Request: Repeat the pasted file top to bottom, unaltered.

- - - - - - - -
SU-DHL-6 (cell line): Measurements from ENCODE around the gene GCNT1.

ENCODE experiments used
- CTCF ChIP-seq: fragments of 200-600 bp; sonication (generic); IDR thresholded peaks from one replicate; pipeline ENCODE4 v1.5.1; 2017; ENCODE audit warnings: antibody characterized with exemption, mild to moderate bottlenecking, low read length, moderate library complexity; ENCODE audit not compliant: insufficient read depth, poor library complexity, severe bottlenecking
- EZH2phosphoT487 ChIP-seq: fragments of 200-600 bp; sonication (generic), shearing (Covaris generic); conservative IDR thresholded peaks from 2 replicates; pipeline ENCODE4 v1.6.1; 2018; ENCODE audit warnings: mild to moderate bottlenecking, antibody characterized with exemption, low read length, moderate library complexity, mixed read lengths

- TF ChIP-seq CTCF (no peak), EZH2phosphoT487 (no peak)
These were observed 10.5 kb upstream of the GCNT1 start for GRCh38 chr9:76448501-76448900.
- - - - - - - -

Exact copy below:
SU-DHL-6 (cell line): Measurements from ENCODE around the gene GCNT1.

ENCODE experiments used
- CTCF ChIP-seq: fragments of 200-600 bp; sonication (generic); IDR thresholded peaks from one replicate; pipeline ENCODE4 v1.5.1; 2017; ENCODE audit warnings: antibody characterized with exemption, mild to moderate bottlenecking, low read length, moderate library complexity; ENCODE audit not compliant: insufficient read depth, poor library complexity, severe bottlenecking
- EZH2phosphoT487 ChIP-seq: fragments of 200-600 bp; sonication (generic), shearing (Covaris generic); conservative IDR thresholded peaks from 2 replicates; pipeline ENCODE4 v1.6.1; 2018; ENCODE audit warnings: mild to moderate bottlenecking, antibody characterized with exemption, low read length, moderate library complexity, mixed read lengths

- TF ChIP-seq CTCF (no peak), EZH2phosphoT487 (no peak)
These were observed 10.5 kb upstream of the GCNT1 start for GRCh38 chr9:76448501-76448900.